“Did anybody besides me have trouble sleeping last night?”
That is the first question I ask students on the first day of school. If a teacher can admit to being nervous-and-excited, it makes room for students to admit their own range of emotions.
Change — even good change — is inherently stressful. Getting to know new people, new routines, and new skills is a lot for kids to process. Our youngest learners — who don’t have as much experience with “first days” — can always benefit from some extra talk-time with parents and teachers about what school is like and what they can expect.
Fred Rogers was a master at talking through kids’ wonderings and worries. As he said, “When children know ahead of time what’s going to happen — and not happen — they can prepare themselves for what’s coming. They can think about it and get used to their feelings about it.”
In the back-to-school rush, remember to talk to your child about what school will look like in simple, practical terms. What are the names of their teachers? What will the morning routine at home look like? What will they need to put in their backpack each day? How will they get to school? What will they eat for lunch? How will they get home?
One of the best ways to start a conversation about school (and feelings about school) is through read-aloud. Here are 10 books that might help. If you can’t get to your library or bookstore, try looking them up on YouTube, where you can find thousands of picture books to read aloud.
1. The Kissing Hand, by Audrey Penn
It’s the first day of forest school, and Chester Racoon does not want to go. To help him work through his fears, his mom finds a clever way to reassure him of her constant love. This was my go-to night-before-school read for both of my kids in preschool.
2. Wemberly Worried, by Kevin Henkes
Wemberly is a mouse who is wired for worry — every little thing puts her on high alert. So the first day of school? Yeah, that tops the list. But when she finds just one friend in class, it makes everything a little easier.
3. Maisy Goes to Preschool: A Maisy First Experiences Book, by Lucy Cousins
This brightly-colored book walks preschoolers through some of the joys they can expect when they go to school. A great choice for talking young kids through the concrete routines of school.
4. Daniel Goes to School (A Daniel Tiger book), by Becky Friedman
My son wore this book out when he was a four-year-old. Daniel Tiger is excited about school but sad that his dad can’t stay with him. The message of this book addresses a core concern of kids who have separation anxiety: “Yes, grown-ups come back.”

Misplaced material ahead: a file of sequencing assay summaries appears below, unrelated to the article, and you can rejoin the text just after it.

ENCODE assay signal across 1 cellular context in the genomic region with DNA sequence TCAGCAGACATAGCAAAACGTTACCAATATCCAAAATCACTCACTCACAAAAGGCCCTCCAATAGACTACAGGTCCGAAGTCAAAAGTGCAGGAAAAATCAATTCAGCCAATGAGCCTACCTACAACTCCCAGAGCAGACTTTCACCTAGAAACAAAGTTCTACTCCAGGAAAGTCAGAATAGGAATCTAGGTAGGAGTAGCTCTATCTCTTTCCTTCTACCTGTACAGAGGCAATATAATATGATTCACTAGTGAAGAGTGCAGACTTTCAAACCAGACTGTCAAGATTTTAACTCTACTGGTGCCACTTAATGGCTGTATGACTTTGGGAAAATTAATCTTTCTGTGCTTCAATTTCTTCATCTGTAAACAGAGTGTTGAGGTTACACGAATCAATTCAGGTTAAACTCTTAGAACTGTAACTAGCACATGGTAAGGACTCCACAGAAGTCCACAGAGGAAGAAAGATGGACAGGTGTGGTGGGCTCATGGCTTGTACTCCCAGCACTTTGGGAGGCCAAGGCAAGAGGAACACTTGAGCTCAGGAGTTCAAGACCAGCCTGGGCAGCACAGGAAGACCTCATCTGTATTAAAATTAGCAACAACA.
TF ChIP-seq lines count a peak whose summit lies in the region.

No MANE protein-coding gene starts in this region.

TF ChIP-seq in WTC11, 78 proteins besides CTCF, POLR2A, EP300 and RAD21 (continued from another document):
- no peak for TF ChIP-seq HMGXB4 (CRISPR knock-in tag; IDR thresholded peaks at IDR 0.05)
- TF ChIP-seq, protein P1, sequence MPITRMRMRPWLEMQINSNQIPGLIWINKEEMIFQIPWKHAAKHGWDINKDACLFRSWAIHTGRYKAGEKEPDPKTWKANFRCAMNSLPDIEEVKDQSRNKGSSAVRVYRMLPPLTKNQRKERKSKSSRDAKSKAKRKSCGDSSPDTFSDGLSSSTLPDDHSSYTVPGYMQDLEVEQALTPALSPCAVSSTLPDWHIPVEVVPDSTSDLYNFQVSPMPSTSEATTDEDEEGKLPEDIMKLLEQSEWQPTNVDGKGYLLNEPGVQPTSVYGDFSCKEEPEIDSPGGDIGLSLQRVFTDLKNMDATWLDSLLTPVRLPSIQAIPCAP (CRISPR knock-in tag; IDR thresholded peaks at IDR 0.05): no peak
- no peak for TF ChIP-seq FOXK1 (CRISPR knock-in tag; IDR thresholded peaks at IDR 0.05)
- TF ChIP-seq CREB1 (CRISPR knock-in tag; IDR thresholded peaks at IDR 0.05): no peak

5. Miss Bindergarten Gets Ready for Kindergarten, by Joseph Slate
It’s an alphabet back-to-school book! Follow Miss Bindergarten’s 26 students as they and she get ready for the first day.
6. On the First Day of Kindergarten, by Tish Rabe
This is an utterly charming take-off of “The Twelve Days of Christmas,” highlighting small moments that make school fun. “On the first day of Kindergarten I thought it was so cool . . . Riding the bus to school!”
7. This School Year Will Be the BEST!, by Kay Winters
The teacher gathers the students on the first day and asks, “What do you hope will happen this year?” Each student shares a wish, from the serious to the silly. This book is a great way to open up a conversation about your child’s hopes this year.
8. First Day Jitters, by Julie Danneberg
Sarah Jane Hartwell hides under her covers and describes all the reasons she doesn’t want to go to her first day at a brand new school. Will anyone like her? But with some gentle prodding, she gets up the courage to go face a new situation — which is good, because it turns out she’s the teacher!
9. King of Kindergarten, by Derrick Barnes
This is a gorgeous book about a boy’s first day of school and how his parent’s love and confidence in him make all the difference.
10. The Day You Begin, by Jacqueline Woodson
“There will be times you walk into a room and no one there is quite like you. . . . until the day you begin to share your stories.” This is a beautiful book about making room for others and finding the courage to be yourself.